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A Deep-Sworn Vow

February 8, 2017

Others because you did not keep
That deep-sworn vow have been friends of mine;
Yet always when I look death in the face,
When I clamber to the heights of sleep,
Or when I grow excited with wine,
Suddenly I meet your face.

–W.B. Yeats, 1917

COMMENTARY: Just one of Yeats’ memorable little love poems from his middle period. The “you” in the poem almost certainly refers to Maud Gonne, but there’s no telling what the vow refers to. Interesting that Yeats uses “friends” in the second line instead of “lovers.” It changes the register and provides a contrast, in its understatement, to the delirious amplitude of the next three lines.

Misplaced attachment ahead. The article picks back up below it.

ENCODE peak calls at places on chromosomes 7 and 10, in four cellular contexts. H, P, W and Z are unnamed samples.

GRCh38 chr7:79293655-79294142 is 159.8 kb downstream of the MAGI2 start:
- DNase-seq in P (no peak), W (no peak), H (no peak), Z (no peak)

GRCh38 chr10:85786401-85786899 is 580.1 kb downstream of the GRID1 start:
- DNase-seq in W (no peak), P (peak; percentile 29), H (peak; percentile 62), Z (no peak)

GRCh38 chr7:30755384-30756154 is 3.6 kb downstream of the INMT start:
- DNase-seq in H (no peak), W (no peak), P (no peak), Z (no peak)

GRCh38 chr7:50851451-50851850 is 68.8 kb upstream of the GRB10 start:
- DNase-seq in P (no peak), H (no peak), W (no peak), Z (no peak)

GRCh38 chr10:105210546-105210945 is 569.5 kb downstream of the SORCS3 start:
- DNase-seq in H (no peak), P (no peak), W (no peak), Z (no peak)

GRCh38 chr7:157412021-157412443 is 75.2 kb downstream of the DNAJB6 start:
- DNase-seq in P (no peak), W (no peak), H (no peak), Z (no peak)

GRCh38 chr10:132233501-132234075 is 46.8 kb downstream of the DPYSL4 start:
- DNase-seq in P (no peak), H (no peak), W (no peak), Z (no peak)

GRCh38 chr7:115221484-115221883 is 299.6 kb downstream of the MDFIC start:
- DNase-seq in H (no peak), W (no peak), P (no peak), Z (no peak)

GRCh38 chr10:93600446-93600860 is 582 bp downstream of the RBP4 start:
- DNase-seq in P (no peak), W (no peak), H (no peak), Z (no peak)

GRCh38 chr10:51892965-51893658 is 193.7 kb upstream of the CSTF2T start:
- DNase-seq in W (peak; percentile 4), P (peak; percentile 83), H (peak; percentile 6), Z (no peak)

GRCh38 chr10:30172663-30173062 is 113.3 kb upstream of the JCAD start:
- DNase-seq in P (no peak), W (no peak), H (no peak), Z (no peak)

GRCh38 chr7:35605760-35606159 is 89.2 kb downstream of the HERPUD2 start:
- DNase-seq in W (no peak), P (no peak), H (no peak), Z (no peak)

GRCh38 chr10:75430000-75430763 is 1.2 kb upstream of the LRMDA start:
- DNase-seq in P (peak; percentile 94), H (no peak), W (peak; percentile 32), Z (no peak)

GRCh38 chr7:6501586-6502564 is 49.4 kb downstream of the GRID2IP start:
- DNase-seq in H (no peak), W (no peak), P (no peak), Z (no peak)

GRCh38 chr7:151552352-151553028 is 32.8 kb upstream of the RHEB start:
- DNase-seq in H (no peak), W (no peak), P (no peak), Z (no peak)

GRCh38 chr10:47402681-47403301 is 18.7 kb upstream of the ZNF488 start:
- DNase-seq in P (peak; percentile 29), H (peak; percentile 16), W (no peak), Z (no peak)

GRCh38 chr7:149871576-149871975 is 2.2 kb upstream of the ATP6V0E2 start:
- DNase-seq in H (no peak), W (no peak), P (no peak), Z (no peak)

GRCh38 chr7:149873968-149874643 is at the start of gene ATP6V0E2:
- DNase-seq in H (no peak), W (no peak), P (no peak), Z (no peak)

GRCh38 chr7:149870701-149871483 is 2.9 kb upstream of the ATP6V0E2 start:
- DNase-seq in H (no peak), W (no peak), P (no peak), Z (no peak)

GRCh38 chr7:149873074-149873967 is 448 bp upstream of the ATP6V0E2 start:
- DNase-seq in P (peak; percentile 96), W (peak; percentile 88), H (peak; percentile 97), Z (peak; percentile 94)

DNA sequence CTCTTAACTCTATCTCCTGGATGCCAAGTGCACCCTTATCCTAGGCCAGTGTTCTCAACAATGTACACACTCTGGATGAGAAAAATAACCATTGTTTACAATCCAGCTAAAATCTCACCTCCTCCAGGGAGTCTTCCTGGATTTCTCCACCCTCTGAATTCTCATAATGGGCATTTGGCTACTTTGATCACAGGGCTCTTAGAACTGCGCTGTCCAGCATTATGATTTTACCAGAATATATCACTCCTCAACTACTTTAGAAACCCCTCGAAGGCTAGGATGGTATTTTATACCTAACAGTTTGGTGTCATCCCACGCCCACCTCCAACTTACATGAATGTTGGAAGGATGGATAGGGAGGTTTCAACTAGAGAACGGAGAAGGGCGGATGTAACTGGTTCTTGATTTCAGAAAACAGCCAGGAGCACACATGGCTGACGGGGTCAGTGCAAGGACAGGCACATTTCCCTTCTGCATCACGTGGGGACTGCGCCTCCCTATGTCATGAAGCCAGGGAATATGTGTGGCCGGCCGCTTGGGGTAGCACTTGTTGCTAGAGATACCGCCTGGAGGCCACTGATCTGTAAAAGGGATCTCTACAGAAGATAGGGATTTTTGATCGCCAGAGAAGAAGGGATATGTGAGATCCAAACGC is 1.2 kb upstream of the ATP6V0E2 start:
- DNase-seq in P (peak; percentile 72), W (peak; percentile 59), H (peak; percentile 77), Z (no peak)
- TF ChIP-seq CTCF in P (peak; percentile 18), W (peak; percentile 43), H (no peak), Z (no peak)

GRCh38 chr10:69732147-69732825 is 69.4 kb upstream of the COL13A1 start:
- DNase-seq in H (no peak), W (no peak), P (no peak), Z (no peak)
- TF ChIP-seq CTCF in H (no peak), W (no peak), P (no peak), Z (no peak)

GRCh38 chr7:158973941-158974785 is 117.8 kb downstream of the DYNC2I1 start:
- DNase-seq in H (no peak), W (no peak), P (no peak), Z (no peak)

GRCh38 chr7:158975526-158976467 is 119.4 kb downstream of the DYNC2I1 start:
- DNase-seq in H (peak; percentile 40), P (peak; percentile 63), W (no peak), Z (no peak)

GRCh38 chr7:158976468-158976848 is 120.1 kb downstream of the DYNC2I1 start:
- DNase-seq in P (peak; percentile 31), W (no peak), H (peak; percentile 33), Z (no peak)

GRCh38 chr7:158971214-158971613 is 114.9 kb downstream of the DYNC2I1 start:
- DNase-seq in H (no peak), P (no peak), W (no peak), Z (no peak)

Musically, the trick of separating the subject of the sentence from the object by a long adverbial clause (“Others (because you did not keep that deep-sworn vow) have been friends”) creates a breath-held waiting in the center of the line, a tenuous pause that clenches and releases into the rapid lines before the close.

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